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Simple and fast property-based configuration library for JVM apps, similar to JSON5 standard, also with JSON & YAML-like targets 🧾


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Simple and fast configuration library for JVM based apps, powered by CDN (Configuration Data Notation) format, based on enhanced JSON for Humans standard. Handles CDN, JSON and YAML-like configurations with built-in support for comments and automatic scheme updates.


  • Supports Java, Kotlin (dedicated extension) and Groovy
  • Automatically updates configuration structure and migrates user's values
  • Lightweight ~ 70kB
  • Respects properties order and comment entries
  • Bidirectional parse and render of CDN sources
  • Serialization and deserialization of Java entities
  • Indentation based configuration (YAML-like)
  • Compatibility with JSON format
  • Null-safe querying API

Table of Contents



repositories {
    maven { url '' }

dependencies {
    // Default
    implementation 'net.dzikoysk:cdn:1.14.4'
    // Kotlin wrapper
    implementation 'net.dzikoysk:cdn-kt:1.14.4'


You can find all available versions in the repository:

Using the library


A brief summary of how to use the library.

public final class AwesomeConfig {

    @Description("# Comment")
    public String property = "default value";



Cdn cdn = CdnFactory.createStandard();
File configurationFile = new File("./config.cdn");

// Load configuration
AwesomeConfig configuration = cdn.load(Source.of(configurationFile), AwesomeConfig.class).orThrow(identity());

// Modify configuration = "modified value";

// Save configuration

To explore all features, take a look at other chapters.

Load configuration

By default, CDN is meant to use class-based configuration. It means that configurations are accessed through the standard Java instance. Let's say we'd like to maintain this configuration:

hostname: 'localhost'

At first, every configuration is loaded into the Configuration object.

Configuration configuration = cdn.load("hostname: localhost")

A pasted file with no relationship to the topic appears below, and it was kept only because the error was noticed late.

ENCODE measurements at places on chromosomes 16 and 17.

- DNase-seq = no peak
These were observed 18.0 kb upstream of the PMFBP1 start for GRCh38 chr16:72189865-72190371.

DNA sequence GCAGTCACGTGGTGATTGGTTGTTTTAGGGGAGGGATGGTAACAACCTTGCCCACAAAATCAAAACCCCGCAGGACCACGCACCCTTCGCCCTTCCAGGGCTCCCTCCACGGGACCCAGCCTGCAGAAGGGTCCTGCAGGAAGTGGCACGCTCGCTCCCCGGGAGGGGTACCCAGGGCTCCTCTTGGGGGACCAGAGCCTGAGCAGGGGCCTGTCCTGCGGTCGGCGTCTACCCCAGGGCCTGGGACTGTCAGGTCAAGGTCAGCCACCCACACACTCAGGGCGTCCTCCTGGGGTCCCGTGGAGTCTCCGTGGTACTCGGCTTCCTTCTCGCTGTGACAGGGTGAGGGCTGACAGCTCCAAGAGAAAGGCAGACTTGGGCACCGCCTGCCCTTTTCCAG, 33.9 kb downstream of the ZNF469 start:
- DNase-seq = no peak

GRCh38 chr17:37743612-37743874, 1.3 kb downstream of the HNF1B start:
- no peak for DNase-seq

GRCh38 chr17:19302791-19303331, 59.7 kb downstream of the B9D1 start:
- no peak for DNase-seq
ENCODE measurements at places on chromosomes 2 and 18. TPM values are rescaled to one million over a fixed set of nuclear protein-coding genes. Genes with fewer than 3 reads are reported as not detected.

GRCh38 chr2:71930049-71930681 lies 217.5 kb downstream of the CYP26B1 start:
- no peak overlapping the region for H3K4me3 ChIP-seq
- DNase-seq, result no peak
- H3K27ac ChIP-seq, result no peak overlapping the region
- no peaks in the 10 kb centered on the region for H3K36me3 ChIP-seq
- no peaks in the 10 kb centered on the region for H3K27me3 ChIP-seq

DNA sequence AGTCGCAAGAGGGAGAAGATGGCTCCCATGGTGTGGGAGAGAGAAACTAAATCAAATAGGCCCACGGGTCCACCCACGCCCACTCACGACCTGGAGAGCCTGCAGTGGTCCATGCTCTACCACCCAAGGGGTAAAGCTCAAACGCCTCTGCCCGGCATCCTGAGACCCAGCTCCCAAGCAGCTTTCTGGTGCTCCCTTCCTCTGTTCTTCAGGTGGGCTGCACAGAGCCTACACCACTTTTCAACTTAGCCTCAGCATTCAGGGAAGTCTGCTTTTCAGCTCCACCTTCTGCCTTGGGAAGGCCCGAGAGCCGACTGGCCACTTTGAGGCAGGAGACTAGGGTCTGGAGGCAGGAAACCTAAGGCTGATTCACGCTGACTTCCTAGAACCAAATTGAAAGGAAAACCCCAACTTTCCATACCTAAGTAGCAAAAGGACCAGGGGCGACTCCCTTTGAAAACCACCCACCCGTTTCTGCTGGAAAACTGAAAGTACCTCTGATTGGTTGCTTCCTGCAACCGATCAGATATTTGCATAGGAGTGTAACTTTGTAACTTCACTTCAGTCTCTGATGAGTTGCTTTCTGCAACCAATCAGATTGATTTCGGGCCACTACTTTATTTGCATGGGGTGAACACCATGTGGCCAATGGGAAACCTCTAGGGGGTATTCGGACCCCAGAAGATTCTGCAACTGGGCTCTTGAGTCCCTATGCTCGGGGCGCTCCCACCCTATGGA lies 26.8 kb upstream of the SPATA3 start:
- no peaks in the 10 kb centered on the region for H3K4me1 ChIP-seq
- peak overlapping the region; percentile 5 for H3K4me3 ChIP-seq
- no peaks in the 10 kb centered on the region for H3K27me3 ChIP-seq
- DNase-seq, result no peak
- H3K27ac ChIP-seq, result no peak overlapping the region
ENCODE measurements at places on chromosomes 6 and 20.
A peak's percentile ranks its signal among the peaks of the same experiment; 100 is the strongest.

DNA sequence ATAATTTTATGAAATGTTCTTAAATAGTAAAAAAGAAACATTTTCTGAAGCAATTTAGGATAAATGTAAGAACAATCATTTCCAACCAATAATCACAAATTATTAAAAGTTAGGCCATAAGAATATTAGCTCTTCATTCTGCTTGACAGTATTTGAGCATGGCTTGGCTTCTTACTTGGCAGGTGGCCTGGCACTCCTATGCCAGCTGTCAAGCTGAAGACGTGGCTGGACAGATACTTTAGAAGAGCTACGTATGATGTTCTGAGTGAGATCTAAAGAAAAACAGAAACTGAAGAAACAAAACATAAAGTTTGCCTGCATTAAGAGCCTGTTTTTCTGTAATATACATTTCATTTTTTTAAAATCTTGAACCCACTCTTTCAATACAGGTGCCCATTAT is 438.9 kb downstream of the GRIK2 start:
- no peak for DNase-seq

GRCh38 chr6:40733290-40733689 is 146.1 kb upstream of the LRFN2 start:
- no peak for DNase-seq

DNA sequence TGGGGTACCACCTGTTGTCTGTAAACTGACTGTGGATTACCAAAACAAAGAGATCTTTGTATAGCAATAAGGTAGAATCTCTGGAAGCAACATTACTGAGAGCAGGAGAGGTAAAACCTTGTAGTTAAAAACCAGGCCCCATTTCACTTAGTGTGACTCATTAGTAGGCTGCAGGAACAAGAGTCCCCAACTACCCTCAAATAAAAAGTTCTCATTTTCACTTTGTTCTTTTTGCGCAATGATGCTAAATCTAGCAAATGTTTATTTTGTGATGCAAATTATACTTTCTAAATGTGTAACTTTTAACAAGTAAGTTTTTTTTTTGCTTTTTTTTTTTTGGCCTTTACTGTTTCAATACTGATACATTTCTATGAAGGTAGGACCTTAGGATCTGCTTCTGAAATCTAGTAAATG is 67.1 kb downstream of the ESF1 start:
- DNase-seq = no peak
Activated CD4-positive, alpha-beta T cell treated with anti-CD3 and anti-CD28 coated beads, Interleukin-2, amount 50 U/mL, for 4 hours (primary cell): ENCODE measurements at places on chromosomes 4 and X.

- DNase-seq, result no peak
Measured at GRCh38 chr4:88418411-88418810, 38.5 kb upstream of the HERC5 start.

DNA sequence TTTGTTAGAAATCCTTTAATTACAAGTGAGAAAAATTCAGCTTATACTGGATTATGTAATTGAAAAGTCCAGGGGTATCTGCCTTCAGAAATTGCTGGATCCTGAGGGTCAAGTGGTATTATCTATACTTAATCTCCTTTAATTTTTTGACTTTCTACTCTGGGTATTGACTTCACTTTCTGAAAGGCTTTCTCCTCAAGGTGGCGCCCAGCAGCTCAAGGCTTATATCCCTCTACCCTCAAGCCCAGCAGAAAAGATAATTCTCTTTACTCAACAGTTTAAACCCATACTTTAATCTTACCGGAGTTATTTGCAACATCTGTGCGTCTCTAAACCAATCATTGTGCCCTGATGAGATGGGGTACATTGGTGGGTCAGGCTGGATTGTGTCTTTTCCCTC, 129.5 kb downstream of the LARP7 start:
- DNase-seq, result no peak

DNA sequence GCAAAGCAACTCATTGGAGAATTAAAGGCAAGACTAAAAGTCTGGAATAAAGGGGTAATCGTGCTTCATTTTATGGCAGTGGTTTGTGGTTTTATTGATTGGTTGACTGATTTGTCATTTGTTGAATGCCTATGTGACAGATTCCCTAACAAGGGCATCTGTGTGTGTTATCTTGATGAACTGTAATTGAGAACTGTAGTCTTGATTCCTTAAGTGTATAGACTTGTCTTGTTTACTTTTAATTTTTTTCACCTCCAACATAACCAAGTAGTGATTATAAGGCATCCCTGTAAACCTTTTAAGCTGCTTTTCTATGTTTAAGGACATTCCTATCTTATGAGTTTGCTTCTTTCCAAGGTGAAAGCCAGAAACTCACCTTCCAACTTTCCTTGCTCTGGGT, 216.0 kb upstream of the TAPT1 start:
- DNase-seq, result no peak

String hostname = configuration.getString("hostname", "default value, if the requested one was not found")

To avoid such a cringe configuration handling, we can just map this configuration into the Java object. Let's declare the scheme:

public final class Config {
    public String hostname = "default value";

The last thing to do is to provide this class during the load process:

Config config = cdn.load("hostname: localhost", Config.class)
config.hostname // returns 'localhost'

Update properties

Configurations can be updated in both variants. As you can see in the previous chapter, we've declared hostname field as non-final. It means we can just update it's value and CDN will update this field during next render.

config.hostname = "new value";

For configuration without scheme, we can use setString method:

configuration.setString("hostname", "new value");

Save configuration

CDN can render configuration elements and entities using render methods. The output depends on the installed format.

Supported formats

Various formats ae supported through the Feature api. Available format features:

  • DefaultFeature (CDN)
  • JsonFeature
  • YamlFeature

Output comparison:

Standard JSON feature YAML-like feature
# entry comment
key: value
# section description
section {
  list [
    1st element
    2nd element
"key": "value",
"section": {
 "list": [
  "1st element",
  "2nd element"
# entry comment
key: value 
# section description
    - 1st element
    - 2nd element

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